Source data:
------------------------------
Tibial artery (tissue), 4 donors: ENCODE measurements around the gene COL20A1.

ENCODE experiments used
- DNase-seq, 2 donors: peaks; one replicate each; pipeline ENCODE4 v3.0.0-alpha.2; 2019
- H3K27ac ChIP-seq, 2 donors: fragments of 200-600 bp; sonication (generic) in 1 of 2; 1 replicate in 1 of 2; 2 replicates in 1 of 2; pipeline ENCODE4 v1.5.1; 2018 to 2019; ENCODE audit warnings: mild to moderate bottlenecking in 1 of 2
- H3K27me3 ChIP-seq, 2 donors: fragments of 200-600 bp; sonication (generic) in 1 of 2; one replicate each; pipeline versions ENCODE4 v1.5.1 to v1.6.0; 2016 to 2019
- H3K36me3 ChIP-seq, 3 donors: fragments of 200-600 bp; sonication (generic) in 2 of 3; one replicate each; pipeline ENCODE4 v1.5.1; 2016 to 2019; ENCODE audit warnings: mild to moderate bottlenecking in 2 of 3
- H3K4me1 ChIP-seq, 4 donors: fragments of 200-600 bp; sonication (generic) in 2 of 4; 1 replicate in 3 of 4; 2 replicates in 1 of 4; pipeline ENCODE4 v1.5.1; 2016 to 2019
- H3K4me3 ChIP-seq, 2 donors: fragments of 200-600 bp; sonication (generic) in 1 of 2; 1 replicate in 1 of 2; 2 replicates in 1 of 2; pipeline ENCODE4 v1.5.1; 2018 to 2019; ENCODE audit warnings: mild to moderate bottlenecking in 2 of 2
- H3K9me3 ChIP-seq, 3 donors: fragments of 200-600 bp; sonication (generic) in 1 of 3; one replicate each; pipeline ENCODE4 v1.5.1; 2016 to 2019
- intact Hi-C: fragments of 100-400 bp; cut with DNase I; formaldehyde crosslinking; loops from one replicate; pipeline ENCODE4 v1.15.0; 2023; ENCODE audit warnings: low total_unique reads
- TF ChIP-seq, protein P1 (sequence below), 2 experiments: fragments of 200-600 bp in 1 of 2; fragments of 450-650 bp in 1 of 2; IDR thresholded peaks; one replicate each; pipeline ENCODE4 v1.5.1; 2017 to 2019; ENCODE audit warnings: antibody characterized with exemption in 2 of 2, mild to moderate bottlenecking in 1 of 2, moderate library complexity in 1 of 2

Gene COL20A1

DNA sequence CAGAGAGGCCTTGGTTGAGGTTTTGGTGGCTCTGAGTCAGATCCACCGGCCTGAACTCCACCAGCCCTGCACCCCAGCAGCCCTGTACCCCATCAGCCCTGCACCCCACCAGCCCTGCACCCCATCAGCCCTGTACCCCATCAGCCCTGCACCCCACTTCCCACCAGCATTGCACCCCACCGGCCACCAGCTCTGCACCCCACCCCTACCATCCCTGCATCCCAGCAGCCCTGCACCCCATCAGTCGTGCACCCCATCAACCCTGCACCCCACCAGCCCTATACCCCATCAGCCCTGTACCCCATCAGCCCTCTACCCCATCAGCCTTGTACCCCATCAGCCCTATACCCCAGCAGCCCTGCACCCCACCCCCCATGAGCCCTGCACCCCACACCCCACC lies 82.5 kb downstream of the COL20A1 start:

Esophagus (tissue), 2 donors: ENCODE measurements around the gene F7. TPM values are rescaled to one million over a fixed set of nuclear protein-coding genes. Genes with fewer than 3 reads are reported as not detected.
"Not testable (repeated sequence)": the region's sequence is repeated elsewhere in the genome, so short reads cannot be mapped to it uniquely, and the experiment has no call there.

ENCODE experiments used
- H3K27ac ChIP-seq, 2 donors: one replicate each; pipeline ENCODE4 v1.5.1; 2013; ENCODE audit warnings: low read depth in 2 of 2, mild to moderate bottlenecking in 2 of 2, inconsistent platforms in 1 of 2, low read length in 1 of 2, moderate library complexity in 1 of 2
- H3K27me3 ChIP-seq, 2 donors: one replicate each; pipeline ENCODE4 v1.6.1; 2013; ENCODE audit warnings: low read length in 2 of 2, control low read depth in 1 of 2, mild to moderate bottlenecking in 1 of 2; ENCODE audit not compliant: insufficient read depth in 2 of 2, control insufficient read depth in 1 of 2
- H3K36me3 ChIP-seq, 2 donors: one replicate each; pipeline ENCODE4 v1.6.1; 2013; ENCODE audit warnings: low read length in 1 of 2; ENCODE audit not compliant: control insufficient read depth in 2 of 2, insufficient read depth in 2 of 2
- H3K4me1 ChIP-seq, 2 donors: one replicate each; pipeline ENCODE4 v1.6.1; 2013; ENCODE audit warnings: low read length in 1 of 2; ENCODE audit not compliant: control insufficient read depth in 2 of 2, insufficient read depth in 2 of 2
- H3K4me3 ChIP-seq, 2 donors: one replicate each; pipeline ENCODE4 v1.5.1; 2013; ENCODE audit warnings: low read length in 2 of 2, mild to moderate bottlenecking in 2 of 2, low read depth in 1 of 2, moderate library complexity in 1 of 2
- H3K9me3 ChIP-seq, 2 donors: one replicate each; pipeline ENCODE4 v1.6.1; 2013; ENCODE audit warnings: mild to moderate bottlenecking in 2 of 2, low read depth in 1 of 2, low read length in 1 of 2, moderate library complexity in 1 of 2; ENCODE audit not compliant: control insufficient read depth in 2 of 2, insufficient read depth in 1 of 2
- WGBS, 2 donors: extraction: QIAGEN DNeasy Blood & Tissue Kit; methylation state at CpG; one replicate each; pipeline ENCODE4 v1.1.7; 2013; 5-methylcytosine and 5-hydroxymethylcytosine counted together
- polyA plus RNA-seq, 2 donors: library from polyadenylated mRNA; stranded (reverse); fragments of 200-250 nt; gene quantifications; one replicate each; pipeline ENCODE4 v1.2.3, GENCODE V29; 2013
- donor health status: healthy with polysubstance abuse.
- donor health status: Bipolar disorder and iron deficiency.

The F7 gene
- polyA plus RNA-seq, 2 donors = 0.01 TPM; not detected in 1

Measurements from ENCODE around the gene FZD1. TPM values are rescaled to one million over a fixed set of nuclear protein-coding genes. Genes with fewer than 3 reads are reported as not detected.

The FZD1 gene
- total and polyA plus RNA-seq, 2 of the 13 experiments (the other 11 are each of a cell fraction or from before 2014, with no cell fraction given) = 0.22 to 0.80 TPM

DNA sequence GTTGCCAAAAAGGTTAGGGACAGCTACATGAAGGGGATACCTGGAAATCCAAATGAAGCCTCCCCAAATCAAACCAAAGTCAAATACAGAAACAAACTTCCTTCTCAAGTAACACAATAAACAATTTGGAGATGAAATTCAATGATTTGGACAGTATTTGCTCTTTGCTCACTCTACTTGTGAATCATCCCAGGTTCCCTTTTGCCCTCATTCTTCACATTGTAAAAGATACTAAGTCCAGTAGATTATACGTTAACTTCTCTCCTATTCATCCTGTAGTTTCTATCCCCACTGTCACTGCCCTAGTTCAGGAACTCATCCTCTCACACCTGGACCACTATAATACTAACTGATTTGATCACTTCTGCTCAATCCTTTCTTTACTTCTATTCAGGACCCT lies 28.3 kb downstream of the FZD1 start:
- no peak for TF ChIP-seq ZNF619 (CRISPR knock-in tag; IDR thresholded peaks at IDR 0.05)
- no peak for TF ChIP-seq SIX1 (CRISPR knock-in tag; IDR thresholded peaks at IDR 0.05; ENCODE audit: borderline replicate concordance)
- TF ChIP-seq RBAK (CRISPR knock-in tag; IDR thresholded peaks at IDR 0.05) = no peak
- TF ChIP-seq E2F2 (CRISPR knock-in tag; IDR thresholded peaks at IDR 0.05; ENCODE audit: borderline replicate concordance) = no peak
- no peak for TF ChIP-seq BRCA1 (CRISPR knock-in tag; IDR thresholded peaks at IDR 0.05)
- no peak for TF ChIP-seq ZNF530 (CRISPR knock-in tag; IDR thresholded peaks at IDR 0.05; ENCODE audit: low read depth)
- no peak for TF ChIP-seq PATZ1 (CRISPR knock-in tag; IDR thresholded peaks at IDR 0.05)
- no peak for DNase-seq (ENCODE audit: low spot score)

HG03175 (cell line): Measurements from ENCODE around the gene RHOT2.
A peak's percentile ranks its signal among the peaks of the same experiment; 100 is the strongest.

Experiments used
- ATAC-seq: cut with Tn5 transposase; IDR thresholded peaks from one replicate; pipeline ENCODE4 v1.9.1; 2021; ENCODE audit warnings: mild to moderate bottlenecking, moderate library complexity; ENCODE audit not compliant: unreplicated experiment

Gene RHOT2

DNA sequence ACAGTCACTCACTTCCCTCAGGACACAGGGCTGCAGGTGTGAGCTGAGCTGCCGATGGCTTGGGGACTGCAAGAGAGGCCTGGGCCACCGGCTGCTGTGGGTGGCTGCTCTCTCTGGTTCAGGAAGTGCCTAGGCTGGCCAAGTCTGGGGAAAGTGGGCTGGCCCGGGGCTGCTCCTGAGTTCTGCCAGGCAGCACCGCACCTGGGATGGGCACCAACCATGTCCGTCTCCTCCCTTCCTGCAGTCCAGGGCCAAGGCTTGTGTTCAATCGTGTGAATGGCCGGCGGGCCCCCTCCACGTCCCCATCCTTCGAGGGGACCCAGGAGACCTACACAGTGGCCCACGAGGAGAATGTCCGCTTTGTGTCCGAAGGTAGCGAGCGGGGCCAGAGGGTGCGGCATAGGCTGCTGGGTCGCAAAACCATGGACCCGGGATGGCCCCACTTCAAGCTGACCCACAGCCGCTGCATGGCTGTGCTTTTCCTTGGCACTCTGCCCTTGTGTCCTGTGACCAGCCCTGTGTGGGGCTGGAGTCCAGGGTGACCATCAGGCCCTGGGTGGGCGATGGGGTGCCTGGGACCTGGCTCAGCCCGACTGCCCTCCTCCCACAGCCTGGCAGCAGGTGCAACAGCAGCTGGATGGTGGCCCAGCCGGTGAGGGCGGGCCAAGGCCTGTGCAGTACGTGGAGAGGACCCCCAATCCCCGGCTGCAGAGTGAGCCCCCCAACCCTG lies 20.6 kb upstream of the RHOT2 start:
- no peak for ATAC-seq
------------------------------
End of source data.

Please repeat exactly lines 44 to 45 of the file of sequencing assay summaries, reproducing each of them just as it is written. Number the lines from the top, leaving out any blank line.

- ATAC-seq: cut with Tn5 transposase; IDR thresholded peaks from one replicate; pipeline ENCODE4 v1.9.1; 2021; ENCODE audit warnings: mild to moderate bottlenecking, moderate library complexity; ENCODE audit not compliant: unreplicated experiment

Gene RHOT2